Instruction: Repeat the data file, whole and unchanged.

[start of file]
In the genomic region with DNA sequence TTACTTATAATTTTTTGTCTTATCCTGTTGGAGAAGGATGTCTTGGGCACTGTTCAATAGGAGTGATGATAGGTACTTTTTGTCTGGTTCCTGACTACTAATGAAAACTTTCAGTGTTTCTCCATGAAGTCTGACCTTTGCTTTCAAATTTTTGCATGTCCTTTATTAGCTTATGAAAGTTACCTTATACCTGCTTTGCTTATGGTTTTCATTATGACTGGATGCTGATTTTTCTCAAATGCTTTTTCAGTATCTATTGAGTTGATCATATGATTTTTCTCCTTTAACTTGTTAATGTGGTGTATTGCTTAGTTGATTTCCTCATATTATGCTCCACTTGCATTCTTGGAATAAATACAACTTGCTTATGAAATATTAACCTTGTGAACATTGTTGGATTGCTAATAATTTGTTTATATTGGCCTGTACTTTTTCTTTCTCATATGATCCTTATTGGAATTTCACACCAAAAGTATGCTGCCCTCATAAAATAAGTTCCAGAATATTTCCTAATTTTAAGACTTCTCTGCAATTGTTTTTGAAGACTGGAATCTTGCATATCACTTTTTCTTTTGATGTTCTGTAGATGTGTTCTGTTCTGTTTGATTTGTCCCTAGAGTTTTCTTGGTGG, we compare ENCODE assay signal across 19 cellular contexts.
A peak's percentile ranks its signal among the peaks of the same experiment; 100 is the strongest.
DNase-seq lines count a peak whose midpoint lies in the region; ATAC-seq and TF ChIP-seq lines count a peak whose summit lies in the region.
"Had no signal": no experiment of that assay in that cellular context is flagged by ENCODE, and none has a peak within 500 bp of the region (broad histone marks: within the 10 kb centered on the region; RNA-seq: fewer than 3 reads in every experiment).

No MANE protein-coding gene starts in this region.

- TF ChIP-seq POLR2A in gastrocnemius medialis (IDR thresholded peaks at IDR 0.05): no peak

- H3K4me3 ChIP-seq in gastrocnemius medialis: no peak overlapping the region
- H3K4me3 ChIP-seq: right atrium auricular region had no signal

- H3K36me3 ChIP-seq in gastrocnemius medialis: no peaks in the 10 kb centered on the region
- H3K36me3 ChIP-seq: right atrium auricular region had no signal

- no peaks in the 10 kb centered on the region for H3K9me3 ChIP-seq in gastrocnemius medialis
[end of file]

In the genomic region with DNA sequence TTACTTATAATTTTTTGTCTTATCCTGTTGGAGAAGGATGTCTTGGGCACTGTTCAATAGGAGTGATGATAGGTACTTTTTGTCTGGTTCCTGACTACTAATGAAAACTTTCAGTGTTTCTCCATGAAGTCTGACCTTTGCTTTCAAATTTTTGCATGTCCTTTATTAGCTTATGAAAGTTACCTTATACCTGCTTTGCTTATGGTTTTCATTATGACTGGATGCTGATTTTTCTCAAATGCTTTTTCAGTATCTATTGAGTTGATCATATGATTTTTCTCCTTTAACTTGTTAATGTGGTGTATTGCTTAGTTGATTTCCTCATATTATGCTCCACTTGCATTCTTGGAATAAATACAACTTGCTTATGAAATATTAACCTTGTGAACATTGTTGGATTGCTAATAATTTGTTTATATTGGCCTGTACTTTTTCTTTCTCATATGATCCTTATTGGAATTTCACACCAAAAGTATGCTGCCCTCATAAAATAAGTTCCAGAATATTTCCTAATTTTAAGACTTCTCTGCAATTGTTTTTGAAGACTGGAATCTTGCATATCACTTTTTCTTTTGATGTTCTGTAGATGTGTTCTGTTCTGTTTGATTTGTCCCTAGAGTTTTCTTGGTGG, we compare ENCODE assay signal across 19 cellular contexts.
A peak's percentile ranks its signal among the peaks of the same experiment; 100 is the strongest.
DNase-seq lines count a peak whose midpoint lies in the region; ATAC-seq and TF ChIP-seq lines count a peak whose summit lies in the region.
"Had no signal": no experiment of that assay in that cellular context is flagged by ENCODE, and none has a peak within 500 bp of the region (broad histone marks: within the 10 kb centered on the region; RNA-seq: fewer than 3 reads in every experiment).

No MANE protein-coding gene starts in this region.

- TF ChIP-seq POLR2A in gastrocnemius medialis (IDR thresholded peaks at IDR 0.05): no peak

- H3K4me3 ChIP-seq in gastrocnemius medialis: no peak overlapping the region
- H3K4me3 ChIP-seq: right atrium auricular region had no signal

- H3K36me3 ChIP-seq in gastrocnemius medialis: no peaks in the 10 kb centered on the region
- H3K36me3 ChIP-seq: right atrium auricular region had no signal

- no peaks in the 10 kb centered on the region for H3K9me3 ChIP-seq in gastrocnemius medialis